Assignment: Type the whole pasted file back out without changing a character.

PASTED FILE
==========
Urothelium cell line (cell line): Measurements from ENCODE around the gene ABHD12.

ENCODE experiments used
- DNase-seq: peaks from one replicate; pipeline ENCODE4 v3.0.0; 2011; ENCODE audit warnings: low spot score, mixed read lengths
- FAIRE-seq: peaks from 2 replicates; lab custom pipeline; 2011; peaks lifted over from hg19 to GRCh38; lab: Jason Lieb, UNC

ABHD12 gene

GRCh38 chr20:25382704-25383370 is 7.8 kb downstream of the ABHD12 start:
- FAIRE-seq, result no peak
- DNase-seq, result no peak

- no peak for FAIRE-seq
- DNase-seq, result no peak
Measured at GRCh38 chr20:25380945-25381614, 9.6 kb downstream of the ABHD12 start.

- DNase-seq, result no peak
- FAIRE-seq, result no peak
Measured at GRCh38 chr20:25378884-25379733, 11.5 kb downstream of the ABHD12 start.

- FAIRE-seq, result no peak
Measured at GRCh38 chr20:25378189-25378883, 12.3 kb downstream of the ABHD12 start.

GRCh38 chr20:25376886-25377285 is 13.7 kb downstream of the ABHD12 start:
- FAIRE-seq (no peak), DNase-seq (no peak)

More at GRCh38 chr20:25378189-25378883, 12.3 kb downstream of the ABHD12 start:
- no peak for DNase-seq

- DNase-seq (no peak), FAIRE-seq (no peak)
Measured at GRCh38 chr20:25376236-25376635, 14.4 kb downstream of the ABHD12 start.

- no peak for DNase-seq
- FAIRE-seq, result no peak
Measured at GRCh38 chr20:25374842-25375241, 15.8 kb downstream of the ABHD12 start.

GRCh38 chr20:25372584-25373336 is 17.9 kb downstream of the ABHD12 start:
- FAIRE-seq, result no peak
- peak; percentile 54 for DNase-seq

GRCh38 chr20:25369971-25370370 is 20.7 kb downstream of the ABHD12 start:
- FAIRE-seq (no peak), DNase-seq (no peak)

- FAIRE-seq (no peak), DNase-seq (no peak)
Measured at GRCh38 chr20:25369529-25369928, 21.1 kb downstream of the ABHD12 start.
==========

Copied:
Urothelium cell line (cell line): Measurements from ENCODE around the gene ABHD12.

ENCODE experiments used
- DNase-seq: peaks from one replicate; pipeline ENCODE4 v3.0.0; 2011; ENCODE audit warnings: low spot score, mixed read lengths
- FAIRE-seq: peaks from 2 replicates; lab custom pipeline; 2011; peaks lifted over from hg19 to GRCh38; lab: Jason Lieb, UNC

ABHD12 gene

GRCh38 chr20:25382704-25383370 is 7.8 kb downstream of the ABHD12 start:
- FAIRE-seq, result no peak
- DNase-seq, result no peak

- no peak for FAIRE-seq
- DNase-seq, result no peak
Measured at GRCh38 chr20:25380945-25381614, 9.6 kb downstream of the ABHD12 start.

- DNase-seq, result no peak
- FAIRE-seq, result no peak
Measured at GRCh38 chr20:25378884-25379733, 11.5 kb downstream of the ABHD12 start.

- FAIRE-seq, result no peak
Measured at GRCh38 chr20:25378189-25378883, 12.3 kb downstream of the ABHD12 start.

GRCh38 chr20:25376886-25377285 is 13.7 kb downstream of the ABHD12 start:
- FAIRE-seq (no peak), DNase-seq (no peak)

More at GRCh38 chr20:25378189-25378883, 12.3 kb downstream of the ABHD12 start:
- no peak for DNase-seq

- DNase-seq (no peak), FAIRE-seq (no peak)
Measured at GRCh38 chr20:25376236-25376635, 14.4 kb downstream of the ABHD12 start.

- no peak for DNase-seq
- FAIRE-seq, result no peak
Measured at GRCh38 chr20:25374842-25375241, 15.8 kb downstream of the ABHD12 start.

GRCh38 chr20:25372584-25373336 is 17.9 kb downstream of the ABHD12 start:
- FAIRE-seq, result no peak
- peak; percentile 54 for DNase-seq

GRCh38 chr20:25369971-25370370 is 20.7 kb downstream of the ABHD12 start:
- FAIRE-seq (no peak), DNase-seq (no peak)

- FAIRE-seq (no peak), DNase-seq (no peak)
Measured at GRCh38 chr20:25369529-25369928, 21.1 kb downstream of the ABHD12 start.